Navigation Links
Microreactor speeds nanotech particle production by 500 times
Date:11/1/2010

CORVALLIS, Ore. Engineers at Oregon State University have discovered a new method to speed the production rate of nanoparticles by 500 times, an advance that could play an important role in making nanotechnology products more commercially practical.

The approach uses an arrayed microchannel reactor and a "laminated architecture" in which many sheets, each with thousands of microchannels in them, are stacked in parallel to provide a high volume of production and excellent control of the processes involved.

Applications could be possible in improved sensors, medical imaging, electronics, and even solar energy or biomedical uses when the same strategy is applied to abundant materials such as copper, zinc or tin.

A patent has been applied for, university officials say. The work, just published in the journal Nanotechnology, was done in the research group of Brian Paul, a professor in the OSU School of Mechanical, Industrial and Manufacturing Engineering.

"A number of new and important types of nanoparticles have been developed with microtechnology approaches, which often use very small microfluidic devices," said Chih-hung Chang, a professor in the OSU School of Chemical, Biological and Environmental Engineering, and principal investigator on the study.

"It had been thought that commercial production might be as simple as just grouping hundreds of these small devices together," Chang said. "But with all the supporting equipment you need, things like pumps and temperature controls, it really wasn't that easy. Scaling things up to commercial volumes can be quite challenging."

The new approach created by a research team of five engineers at OSU used a microreactor with the new architecture that produced "undecagold nanoclusters" hundreds of times faster than conventional "batch synthesis" processes that might have been used.

"In part because it's faster and more efficient, this process is also more environmentally sensitive, using fewer solvents and less energy," Chang said. "This could be very significant in helping to commercialize nanotech products, where you need high volumes, high quality and low costs."

This research, Chang said, created nanoparticles based on gold, but the same concept should be applicable to other materials as well. By lowering the cost of production, even the gold nanoclusters may find applications, he said, because the cost of the gold needed to make them is actually just a tiny fraction of the overall cost of the finished product.

Nanoparticles are extraordinarily tiny groups of atoms and compounds that, because of their extremely small size and large surface areas, can have unusual characteristics that make them valuable for many industrial, electronic, medical or energy applications.


'/>"/>

Contact: Chih-hung Chang
changch@che.orst.edu
541-737-8548
Oregon State University
Source:Eurekalert

Related biology news :

1. Fast-track gene-ID method speeds rare disease search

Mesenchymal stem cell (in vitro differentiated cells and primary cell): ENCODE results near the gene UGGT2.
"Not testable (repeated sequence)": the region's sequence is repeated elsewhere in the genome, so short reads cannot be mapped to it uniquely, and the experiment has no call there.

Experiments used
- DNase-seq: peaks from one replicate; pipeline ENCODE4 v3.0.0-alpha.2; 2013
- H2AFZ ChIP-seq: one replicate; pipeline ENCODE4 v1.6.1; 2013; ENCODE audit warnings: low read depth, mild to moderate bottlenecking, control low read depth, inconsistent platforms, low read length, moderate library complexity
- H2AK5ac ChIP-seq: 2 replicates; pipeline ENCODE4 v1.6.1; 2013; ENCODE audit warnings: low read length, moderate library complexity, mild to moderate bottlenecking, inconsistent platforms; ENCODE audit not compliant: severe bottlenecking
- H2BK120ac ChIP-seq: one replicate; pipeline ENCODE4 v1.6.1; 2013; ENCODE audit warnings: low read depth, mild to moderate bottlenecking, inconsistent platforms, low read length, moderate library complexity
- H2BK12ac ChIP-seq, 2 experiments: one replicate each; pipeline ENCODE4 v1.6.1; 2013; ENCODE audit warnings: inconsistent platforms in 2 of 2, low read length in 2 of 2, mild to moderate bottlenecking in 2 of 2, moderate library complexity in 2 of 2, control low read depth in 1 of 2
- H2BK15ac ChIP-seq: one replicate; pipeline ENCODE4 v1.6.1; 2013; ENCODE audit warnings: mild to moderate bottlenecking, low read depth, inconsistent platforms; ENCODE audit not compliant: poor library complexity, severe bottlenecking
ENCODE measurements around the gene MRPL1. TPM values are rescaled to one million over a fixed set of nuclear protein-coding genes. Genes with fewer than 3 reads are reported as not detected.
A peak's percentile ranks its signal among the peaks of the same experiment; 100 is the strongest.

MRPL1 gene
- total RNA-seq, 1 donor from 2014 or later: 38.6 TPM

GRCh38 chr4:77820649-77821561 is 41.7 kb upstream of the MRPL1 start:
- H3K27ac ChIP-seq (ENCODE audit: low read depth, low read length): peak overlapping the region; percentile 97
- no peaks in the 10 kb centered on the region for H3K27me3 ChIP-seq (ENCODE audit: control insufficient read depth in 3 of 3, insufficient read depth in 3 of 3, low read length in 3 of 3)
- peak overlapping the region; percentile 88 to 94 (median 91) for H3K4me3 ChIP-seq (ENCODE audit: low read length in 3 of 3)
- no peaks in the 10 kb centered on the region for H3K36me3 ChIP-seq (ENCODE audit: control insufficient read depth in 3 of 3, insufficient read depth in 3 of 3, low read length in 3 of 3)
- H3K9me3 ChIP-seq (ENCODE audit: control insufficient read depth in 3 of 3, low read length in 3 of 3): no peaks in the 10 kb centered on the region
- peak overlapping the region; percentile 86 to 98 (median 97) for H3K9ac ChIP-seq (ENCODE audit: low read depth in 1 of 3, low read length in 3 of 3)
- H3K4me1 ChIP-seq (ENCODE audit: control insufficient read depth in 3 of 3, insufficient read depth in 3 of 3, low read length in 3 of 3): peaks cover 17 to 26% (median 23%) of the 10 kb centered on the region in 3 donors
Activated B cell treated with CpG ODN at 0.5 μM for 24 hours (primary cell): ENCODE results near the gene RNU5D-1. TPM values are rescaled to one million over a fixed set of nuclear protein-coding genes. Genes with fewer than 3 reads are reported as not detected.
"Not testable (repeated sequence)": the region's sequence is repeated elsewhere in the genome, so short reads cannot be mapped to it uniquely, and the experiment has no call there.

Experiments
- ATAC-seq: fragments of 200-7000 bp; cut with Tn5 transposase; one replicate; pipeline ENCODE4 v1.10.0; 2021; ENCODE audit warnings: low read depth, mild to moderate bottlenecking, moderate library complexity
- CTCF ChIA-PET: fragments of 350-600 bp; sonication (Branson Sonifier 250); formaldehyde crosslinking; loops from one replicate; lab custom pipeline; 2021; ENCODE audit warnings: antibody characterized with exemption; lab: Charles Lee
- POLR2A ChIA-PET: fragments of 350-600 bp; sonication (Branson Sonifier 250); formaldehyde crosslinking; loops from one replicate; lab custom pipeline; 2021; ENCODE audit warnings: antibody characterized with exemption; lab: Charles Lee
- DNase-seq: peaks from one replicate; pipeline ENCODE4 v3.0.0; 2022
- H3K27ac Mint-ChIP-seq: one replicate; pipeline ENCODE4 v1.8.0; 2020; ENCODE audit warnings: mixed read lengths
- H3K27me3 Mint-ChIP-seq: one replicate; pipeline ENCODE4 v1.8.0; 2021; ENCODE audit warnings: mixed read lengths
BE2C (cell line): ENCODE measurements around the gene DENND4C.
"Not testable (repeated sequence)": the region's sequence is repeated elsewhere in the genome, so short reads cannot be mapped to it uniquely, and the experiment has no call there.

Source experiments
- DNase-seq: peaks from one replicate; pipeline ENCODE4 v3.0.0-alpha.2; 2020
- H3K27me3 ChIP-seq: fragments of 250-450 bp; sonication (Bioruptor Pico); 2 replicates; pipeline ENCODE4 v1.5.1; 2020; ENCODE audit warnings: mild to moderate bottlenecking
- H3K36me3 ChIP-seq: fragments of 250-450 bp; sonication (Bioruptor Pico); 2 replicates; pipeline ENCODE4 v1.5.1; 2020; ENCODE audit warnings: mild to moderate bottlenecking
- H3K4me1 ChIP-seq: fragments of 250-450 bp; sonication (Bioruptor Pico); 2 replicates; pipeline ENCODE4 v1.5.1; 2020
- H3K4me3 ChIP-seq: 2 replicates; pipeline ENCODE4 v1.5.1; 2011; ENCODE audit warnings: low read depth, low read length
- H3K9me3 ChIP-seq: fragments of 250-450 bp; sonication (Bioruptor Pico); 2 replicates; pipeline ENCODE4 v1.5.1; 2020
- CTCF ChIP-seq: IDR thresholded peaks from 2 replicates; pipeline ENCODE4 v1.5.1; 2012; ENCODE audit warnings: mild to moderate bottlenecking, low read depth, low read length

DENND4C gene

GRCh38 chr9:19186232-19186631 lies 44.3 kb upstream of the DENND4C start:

2. Large CO2 release speeds up ice age melting
3. Hyperspectral imaging speeds detection of Campylobacter
4. Discovery: Yeast make plant hormone that speeds infection
5. Genome mapping technique speeds process of finding specific genes
6. New study: Human running speeds of 35 to 40 mph may be biologically possible
7. Duke software dramatically speeds enzyme design
8. As super-predators, humans reshape their prey at super-natural speeds
9. Friend or foe? How the bodys clot-busting system speeds up atherosclerosis
10. Grant to explore nanotech anti-infective agent for soldiers wounds
11. Nature Nanotechnology paper shows enzyme-controlled movement of DNA polymer through a nanopore
Post Your Comments:
*Name:
*Comment:
*Email:
(Date:6/22/2016)... , June 22, 2016 On Monday, ... call to industry to share solutions for the Biometric ... U.S. Customs and Border Protection (CBP), explains that CBP ... are departing the United States , ... and to defeat imposters. Logo - ...
(Date:6/20/2016)... 20, 2016 Securus Technologies, a leading ... for public safety, investigation, corrections and monitoring announced ... it has secured the final acceptance by all ... Managed Access Systems (MAS) installed. Furthermore, Securus will ... be installed by October, 2016. MAS distinguishes between ...
(Date:6/15/2016)... June 15, 2016 Transparency ... titled "Gesture Recognition Market by Application Market - Global Industry Analysis ... 2024". According to the report, the  global gesture recognition ... 2015 and is estimated to grow at a ... by 2024.  Increasing application of gesture ...
Breaking Biology News(10 mins):
(Date:12/5/2016)... Dec. 5, 2016  Renova™ Therapeutics, a biotechnology ... failure and other chronic diseases, announced that ... as Chief Financial Officer (CFO), effective today. ... years of experience in financial management for a ... software companies. Most recently, Ms. Bovenizer was the ...
(Date:12/5/2016)... Dec. 5, 2016 NxGen MDx announced today that it brought ... in house, we,ve been able to improve customer service through shortened turnaround ... Alan Mack , CEO of NxGen MDx. ... , , A decrease in ... led to more job opportunities at the Grand Rapid headquarters. ...
(Date:12/5/2016)... -- Research and Markets has announced the addition ... Markets and Companies" to their offering. ... , , ... genome variations, development of sequencing technologies, and their applications. Current ... developing them. Various applications of sequencing are described including those ...
(Date:12/4/2016)... BELLINGHAM, Washington, USA (PRWEB) , ... December 02, ... ... the role of innovative U.S.-owned and -operated small businesses in federally funded research ... SPIE, the international society for optics and photonics . , As part ...
Breaking Biology Technology: